Abstract: This paper examines whether AFDC/TANF asset tests affect the asset holdings of low-educated single mothers, exploiting variation in asset limits and exemptions across states and over time. There are important reasons to examine vehicle assets in this context. For example, vehicles make up a very significant share of total wealth for poor families, and the variation in vehicle exemptions over time and across states far exceeds the variation in asset limits. Consistent with other recent research, I find little evidence that asset limits have an effect on the amount of liquid assets that single mothers hold. However, I find evidence that vehicle exemptions do have an important effect on vehicle assets. The findings suggest that moving from a $1500 vehicle exemption to a full vehicle exemption increases the probability of owning a car by 20 percentage points for low-educated single mothers relative to a comparison group. Also, the results indicate that single mothers are not substituting vehicle equity for liquid assets in response to more relaxed restrictions on vehicles.
    Keywords: Sullivan, TANF, eligibility, vehicle, asset limits
    Date: 2005–06
  3. By: Krishna Gopal Misra (QUALITYMETER.COM)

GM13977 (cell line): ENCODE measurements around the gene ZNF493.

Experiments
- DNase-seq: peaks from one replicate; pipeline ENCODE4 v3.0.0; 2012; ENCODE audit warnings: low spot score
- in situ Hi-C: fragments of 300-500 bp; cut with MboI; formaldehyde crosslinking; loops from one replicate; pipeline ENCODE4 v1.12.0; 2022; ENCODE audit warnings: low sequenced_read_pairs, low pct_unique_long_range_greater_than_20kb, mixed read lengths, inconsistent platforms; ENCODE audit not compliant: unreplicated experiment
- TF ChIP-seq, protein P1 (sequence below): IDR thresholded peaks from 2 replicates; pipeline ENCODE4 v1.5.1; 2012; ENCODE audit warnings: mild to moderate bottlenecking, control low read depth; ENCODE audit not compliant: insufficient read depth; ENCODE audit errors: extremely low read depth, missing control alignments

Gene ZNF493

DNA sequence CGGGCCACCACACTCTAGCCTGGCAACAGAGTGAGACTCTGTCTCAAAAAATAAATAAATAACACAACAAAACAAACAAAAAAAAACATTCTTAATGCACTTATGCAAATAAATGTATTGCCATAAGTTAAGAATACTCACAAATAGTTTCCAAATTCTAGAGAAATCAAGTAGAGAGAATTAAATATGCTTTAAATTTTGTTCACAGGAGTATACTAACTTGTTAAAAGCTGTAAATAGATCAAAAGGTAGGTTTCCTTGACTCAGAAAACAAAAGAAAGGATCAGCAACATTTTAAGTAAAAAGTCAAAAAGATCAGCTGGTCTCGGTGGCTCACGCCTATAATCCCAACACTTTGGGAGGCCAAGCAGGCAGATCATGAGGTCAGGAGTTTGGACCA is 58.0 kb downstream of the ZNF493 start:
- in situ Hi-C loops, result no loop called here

Abstract: 'Reality of money' is curiously similar to uncertainty theory of (Heisenberg) quantum physics. To some (natural societies), legitimacy of exchange control is derived by associating it with certain physical significance of 'real' goods. Exchange control is thus decided by producers in commodity exchanges. Others (Republicans of Greek civilization) think, money can be only a symbolic or fictitious unit, and any physical significance attached to it will undermine sanctity (in respect to space and time) of money used as unit for measurement of the prices. Under these circumstances, exchange control is monopoly of republics and debt engine produces competition and enterprises in people. There are two worlds. Performance of markets (Republics vs. Natural Societies) is going to test which of the perspective and understanding are true and for how long. A republic is design of a game of Master and Slaves in creating forces of competition with fictitious (unreal or without physical significance) coupons. This is a human nature that people are excited so much about unreal things and they can always produce any amount of real / natural things or sacrifices to pay for unreal or unknowable. Gaming/ gambling unfortunately uses of this human weakness in making slaves compete among themselves. This article describes design of Republican (Greek civilization) monetary system as a NON CO-OPERATIVE GAMES and how the psychograph of ignorant souls is exploited by the state, and how the mess of economics is successfully able to create a form of criminal peace and prosperity. This article discusses the valuation of prices, unit price or measuring unit for prices, legitimacy of exchange control in markets, invention of commodity exchanges using 'real' money, invention of 'fictitious' money, banking, state monopoly of exchange control and mathematical legitimacy of interests and taxation.